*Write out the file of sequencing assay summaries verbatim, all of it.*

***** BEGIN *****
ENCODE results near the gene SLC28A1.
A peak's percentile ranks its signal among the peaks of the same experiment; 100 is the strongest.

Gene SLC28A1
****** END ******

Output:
ENCODE results near the gene SLC28A1.
A peak's percentile ranks its signal among the peaks of the same experiment; 100 is the strongest.

Gene SLC28A1